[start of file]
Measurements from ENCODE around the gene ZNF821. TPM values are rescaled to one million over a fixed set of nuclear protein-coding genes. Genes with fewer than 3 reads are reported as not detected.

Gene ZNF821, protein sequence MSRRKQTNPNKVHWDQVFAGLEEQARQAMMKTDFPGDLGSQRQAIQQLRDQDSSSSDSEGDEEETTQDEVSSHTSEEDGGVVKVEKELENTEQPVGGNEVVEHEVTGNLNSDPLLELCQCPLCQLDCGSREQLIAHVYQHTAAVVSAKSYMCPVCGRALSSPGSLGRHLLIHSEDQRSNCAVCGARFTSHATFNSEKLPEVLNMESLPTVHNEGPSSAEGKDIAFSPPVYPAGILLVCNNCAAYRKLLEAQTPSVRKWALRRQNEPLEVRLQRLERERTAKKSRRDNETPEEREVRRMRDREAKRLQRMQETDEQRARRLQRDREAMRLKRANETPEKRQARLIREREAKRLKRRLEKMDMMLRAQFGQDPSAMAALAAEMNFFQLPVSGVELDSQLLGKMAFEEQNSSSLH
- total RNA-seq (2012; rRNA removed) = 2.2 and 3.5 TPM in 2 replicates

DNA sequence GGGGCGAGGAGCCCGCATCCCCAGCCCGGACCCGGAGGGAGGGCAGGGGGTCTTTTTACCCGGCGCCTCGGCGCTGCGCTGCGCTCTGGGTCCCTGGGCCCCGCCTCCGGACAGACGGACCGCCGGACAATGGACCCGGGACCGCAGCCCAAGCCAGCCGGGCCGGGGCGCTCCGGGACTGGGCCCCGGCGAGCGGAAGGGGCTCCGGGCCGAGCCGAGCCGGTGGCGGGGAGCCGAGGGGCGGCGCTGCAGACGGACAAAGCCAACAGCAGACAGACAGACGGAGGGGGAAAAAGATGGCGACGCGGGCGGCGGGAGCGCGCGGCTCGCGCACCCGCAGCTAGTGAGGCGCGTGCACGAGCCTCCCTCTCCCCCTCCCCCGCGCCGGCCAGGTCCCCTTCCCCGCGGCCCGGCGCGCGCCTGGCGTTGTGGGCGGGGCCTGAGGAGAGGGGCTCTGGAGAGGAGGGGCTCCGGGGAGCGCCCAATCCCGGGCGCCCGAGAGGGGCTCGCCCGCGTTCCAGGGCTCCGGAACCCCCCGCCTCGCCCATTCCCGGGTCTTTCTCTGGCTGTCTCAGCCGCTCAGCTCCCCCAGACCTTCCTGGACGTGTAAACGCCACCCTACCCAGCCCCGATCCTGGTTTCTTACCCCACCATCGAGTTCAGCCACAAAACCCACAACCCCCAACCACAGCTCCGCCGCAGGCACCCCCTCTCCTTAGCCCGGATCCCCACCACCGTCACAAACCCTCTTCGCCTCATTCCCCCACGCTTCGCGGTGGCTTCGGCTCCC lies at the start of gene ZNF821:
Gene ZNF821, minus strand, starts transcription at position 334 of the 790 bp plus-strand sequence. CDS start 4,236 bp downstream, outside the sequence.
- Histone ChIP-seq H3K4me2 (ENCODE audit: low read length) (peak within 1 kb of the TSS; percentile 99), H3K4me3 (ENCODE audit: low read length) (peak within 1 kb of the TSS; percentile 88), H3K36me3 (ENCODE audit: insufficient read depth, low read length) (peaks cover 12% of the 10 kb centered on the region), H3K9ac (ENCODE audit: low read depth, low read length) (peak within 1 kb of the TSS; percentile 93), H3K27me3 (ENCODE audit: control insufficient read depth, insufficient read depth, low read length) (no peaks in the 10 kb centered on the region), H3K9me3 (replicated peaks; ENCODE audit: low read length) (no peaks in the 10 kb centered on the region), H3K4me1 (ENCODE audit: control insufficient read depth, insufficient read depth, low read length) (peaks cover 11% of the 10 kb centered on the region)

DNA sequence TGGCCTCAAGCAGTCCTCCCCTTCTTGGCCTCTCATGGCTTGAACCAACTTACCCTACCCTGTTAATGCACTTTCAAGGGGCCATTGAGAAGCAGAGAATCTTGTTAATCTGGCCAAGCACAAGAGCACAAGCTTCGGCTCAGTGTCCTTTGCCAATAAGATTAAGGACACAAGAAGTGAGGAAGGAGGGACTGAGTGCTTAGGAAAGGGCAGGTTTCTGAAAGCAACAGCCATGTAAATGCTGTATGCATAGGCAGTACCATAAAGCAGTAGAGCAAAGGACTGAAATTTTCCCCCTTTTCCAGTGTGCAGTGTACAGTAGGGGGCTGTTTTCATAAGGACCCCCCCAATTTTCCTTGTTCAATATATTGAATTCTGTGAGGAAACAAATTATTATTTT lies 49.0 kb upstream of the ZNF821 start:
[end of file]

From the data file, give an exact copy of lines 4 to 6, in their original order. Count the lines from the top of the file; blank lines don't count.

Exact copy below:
DNA sequence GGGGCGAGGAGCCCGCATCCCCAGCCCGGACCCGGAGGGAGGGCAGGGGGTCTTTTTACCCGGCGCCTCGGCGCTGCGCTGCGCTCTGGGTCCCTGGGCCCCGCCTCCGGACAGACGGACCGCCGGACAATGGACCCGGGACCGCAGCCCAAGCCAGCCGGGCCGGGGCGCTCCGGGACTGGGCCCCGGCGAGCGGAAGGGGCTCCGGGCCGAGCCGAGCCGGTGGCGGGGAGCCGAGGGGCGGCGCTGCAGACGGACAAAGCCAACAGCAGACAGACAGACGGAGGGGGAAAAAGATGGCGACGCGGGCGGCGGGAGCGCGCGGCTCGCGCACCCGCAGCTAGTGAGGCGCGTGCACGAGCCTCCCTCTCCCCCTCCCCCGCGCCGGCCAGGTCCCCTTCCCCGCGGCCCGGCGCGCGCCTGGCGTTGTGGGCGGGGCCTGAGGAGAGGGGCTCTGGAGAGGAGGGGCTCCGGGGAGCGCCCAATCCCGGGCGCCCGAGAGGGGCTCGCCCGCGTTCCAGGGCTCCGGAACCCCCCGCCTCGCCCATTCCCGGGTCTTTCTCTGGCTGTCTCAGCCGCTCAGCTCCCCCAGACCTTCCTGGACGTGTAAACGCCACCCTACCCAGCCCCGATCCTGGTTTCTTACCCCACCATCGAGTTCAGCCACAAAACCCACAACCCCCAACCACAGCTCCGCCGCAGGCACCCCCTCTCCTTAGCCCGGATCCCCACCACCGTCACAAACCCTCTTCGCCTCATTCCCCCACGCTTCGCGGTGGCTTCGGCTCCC lies at the start of gene ZNF821:
Gene ZNF821, minus strand, starts transcription at position 334 of the 790 bp plus-strand sequence. CDS start 4,236 bp downstream, outside the sequence.
- Histone ChIP-seq H3K4me2 (ENCODE audit: low read length) (peak within 1 kb of the TSS; percentile 99), H3K4me3 (ENCODE audit: low read length) (peak within 1 kb of the TSS; percentile 88), H3K36me3 (ENCODE audit: insufficient read depth, low read length) (peaks cover 12% of the 10 kb centered on the region), H3K9ac (ENCODE audit: low read depth, low read length) (peak within 1 kb of the TSS; percentile 93), H3K27me3 (ENCODE audit: control insufficient read depth, insufficient read depth, low read length) (no peaks in the 10 kb centered on the region), H3K9me3 (replicated peaks; ENCODE audit: low read length) (no peaks in the 10 kb centered on the region), H3K4me1 (ENCODE audit: control insufficient read depth, insufficient read depth, low read length) (peaks cover 11% of the 10 kb centered on the region)